30. Li Fanwen (2008: 610) regarded this as a noun, but I interpret it here as a verb modified by 28-29 with 26-27 as its subject.

5.23.3:00: In Tangraphic Sea, 30 is derived from a 'mirror' tangraph which is turn derived from it:

1bɔ 'line; ranks' = left of 2kiəə 'line; ranks' + left of 1tshiəə 'line; ranks; read; chant; name'


1tshiəə 'line; ranks; read; chant; name' = right of 1bɔ 'line; ranks' + left of 2kiəə 'line; ranks'

Which was created first, 1bɔ or 1tshiəə?

Why do the tangraphs for all three 'line' words have


Because people line up?

Nishida (1966: 242) identified the other shared element of 1bɔ or 1tshiəə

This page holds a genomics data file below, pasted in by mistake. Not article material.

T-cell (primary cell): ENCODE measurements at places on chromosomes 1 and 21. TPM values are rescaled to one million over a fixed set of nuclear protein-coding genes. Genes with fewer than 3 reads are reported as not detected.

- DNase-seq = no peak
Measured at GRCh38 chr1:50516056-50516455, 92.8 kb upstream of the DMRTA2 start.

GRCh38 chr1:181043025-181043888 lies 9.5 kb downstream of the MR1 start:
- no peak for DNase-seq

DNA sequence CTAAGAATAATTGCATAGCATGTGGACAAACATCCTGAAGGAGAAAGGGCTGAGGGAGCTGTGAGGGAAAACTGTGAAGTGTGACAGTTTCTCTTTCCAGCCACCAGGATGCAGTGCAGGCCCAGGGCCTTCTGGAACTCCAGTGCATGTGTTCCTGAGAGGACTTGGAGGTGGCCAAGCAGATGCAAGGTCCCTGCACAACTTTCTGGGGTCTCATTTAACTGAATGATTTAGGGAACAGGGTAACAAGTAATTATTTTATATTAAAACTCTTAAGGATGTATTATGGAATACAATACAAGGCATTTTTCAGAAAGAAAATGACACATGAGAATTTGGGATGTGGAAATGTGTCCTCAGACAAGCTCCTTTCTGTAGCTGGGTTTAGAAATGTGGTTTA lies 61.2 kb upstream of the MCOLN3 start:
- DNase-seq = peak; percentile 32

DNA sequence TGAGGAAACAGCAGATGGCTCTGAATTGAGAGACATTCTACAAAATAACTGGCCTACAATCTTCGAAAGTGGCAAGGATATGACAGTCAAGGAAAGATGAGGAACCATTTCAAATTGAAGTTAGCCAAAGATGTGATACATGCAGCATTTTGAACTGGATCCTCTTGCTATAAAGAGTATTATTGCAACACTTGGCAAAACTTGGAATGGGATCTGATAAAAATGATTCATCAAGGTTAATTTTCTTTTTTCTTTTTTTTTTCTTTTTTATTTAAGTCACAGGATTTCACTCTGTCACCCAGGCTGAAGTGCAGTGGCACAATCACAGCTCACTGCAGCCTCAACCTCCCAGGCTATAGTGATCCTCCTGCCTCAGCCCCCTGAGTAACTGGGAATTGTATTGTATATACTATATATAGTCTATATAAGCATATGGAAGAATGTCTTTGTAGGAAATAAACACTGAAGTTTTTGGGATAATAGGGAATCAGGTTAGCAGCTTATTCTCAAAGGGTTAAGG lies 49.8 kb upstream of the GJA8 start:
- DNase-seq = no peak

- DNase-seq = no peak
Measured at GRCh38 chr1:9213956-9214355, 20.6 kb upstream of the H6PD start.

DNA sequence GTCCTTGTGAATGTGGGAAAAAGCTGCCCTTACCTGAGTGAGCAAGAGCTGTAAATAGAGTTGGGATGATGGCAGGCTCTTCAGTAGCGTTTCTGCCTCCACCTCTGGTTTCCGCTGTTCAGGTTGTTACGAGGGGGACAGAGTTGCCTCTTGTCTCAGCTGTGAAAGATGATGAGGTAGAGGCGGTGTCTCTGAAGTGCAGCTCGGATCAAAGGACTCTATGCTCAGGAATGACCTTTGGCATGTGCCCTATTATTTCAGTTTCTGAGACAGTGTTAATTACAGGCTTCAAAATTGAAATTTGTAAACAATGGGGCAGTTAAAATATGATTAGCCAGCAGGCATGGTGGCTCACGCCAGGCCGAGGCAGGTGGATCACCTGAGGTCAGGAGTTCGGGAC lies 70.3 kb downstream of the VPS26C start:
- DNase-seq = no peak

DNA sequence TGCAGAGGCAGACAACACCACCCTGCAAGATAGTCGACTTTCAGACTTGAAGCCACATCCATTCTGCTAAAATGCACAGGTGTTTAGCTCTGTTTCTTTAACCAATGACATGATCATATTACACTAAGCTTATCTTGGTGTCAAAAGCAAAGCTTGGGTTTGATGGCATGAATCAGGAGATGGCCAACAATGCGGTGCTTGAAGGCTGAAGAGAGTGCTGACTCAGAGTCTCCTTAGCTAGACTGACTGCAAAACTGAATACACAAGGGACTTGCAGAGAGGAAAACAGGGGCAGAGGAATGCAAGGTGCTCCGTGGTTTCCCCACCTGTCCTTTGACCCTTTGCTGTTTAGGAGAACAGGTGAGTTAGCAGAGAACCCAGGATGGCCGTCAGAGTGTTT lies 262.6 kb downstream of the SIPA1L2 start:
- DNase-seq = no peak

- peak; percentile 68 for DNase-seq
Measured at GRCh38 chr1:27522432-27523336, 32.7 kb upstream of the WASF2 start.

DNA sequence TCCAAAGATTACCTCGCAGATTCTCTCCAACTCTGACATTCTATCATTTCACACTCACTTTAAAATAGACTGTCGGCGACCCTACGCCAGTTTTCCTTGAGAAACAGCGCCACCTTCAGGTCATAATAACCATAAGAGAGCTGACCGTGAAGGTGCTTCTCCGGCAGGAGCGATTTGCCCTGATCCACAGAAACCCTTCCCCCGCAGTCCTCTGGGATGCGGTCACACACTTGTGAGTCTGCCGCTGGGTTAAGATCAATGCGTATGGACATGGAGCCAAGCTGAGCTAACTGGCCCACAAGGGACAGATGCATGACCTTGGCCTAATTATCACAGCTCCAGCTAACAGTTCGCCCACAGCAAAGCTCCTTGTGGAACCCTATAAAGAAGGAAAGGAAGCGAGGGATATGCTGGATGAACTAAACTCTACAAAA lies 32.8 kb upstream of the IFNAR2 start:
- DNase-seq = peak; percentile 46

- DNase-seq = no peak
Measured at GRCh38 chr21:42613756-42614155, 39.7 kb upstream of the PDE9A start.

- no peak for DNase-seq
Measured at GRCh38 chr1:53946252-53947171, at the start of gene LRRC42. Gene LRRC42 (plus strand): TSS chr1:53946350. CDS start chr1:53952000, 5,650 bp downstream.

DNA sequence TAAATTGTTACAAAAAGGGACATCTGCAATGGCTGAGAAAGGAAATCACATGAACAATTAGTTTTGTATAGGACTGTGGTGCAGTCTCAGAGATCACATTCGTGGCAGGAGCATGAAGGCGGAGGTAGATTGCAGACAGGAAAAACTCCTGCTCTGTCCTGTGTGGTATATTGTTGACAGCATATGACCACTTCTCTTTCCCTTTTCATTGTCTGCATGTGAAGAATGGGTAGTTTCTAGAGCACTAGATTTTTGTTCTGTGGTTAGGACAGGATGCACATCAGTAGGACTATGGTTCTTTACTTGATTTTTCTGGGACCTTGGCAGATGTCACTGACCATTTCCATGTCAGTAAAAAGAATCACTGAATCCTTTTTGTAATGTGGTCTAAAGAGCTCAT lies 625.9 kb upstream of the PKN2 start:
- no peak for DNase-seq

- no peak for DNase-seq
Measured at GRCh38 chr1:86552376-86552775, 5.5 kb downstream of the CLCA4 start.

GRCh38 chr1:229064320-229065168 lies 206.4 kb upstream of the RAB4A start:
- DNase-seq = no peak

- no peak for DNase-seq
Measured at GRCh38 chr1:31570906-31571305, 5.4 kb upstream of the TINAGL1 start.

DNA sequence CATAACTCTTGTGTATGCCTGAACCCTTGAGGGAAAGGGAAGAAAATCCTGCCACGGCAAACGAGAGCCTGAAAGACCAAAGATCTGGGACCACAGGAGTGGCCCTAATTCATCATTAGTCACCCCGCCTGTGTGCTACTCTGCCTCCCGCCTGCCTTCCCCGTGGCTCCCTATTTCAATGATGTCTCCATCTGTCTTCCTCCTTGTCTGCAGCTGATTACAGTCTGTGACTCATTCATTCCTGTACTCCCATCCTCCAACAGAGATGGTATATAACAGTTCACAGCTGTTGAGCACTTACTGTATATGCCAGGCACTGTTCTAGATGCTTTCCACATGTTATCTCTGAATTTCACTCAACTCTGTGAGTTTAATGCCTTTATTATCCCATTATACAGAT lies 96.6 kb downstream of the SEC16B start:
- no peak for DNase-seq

as 轉換 'conversion'. What does that have to do with lines? Is that element short for something else? It is only in eight other tangraphs:

Tangraph LFW # Reconstruction Gloss Notes
4011 2biee line Another synonym for 'line'! The left component is only in three other tangraphs.*
4968 2kʌ - first half of reduplicated word 2kʌ-2kɛ < *krəH-kreH 'cervical vertebra'
5832 1tshiə - first half of reduplicated word 1tshiə-1tshiu 'rainbow' with the same Cə-CV pattern as 'cervical vertebra'
5909 1tshiə evening; night shares a phonetic with 5832 1tshiə and 5870 1tshiəə
5934 2gie dark; gloomy? second half of 2ləi-2gie ''; although 2ləi is 'fog', can 2gie stand by itself?
5937 2ʃʌ to rotate; to alternate 2ʃʌ-2dʒɛ 'saṃsaara' with 'horned hats' added represents 2kʌ-2kɛ 'cervical vertebra' (see 4968 above) which has the same rhymes - a remnant of a Tangut word game?
5938 2gie scripture homophonous with 5934; sharing a phonetic?

from Tangut period northwestern Chinese 經 *kjẽ 'scripture' with a nasal prefix: *N-k- > *ŋg- > g-?; but why no nasal vowel -iẽ?